The cruise ship scheduled to launch Seattle’s 2020 cruising season is now the site of a major coronavirus outbreak in California.

California officials held the ship, Princess Cruises’ Grand Princess, off the coast of San Francisco for five days amid evidence that dozens of people on the vessel’s previous voyage had contracted the disease, including a 71-year-old man who died.

Officials’ fears that the virus may have lingered onboard proved valid: As of Sunday, 21 people on the 3,500-person ship tested positive for coronavirus, including 19 crew members.

The ship deposited its passengers at the Port of Oakland on Monday. They will be quarantined for 14 days in various locations. The 1,113-member crew will be quarantined and treated aboard the ship, which will be docked in a yet-to-be-determined location, a company statement said.

The Grand Princess is scheduled to call in Seattle on April 1, departing for British Columbia the same day. Right now, it is slated to be the first cruise ship to call in Seattle in 2020; however, Port spokesperson Peter McGraw said that may change.

The Port of Seattle is reviewing “all options” to ensure passengers’ safety, McGraw said in an email. Ultimately, though, whether Grand Princess will dock is a decision for the Centers for Disease Control and Prevention and the U.S. Coast Guard.

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Other Princess Cruises ships have been quarantined while passengers are tested and monitored for symptoms of coronavirus. The Diamond Princess, which reported nearly 700 cases of the disease, including six deaths, was held off the coast of Japan for nearly two weeks in February.

On Monday, the Caribbean Princess was held off the coast of Grand Cayman, pending tests for the disease after two crew members transferred to the Caribbean Princess from the Grand Princess. And the Regal Princess spent most of a day sailing up and down the Florida coast before finally pulling into Port Everglades late Sunday. Its passengers got to leave after two crew members who had served on the Grand Princess tested negative for the disease.

On Sunday, the country’s top infectious-disease expert, Dr. Anthony Fauci, recommended that Americans avoid traveling on cruise ships, especially if they have underlying medical conditions. Vice President Mike Pence and the Department of State issued similar warnings.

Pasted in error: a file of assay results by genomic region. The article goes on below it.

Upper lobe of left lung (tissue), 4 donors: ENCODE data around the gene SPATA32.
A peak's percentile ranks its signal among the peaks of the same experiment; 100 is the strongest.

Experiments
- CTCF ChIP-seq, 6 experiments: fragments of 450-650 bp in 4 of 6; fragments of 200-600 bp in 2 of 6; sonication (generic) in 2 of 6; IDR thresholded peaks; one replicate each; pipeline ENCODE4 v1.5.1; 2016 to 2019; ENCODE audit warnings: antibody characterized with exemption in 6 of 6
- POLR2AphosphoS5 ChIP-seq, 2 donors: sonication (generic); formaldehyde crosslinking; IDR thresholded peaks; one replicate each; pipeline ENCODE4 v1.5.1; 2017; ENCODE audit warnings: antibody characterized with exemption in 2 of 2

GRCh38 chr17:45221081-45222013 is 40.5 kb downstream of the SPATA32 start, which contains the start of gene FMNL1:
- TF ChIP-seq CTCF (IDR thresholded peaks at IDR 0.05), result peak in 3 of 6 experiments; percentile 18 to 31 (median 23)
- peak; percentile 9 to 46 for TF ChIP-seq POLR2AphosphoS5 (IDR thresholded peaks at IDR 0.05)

That’s led an untold number of cruisers around the nation to cancel or postpone their voyages — including plenty passing through Seattle, local travel agents said. The Port had previously expected cruise passengers to spur $900 million in economic activity.

Princess Cruises did not respond to a question about how many passengers had postponed their trips, but the company has rolled out a generous new cancellation policy: For ships sailing through April 3, passengers can cancel within 72 hours and receive full credit for a future trip. And the company will give passengers who don’t postpone or cancel their trips up to $200 to spend on board.

That may not be enough to lure wary travelers, who are nervous even about sailing on vessels serving just a couple hundred passengers, said Sheelagh King, the co-owner of North & King Travel in Seattle. She said plenty of her clients have postponed their cruise trips, but she declined to give specific numbers.

“Italy’s shut down is problematic,” she said. “And it didn’t help that the U.S. government came out and said, don’t get on a cruise.”

Most of the postponements she’s seen, though, are for travelers departing within the next 90 days. Further out than that, she said, her clients seem to be adopting a “wait and see” approach.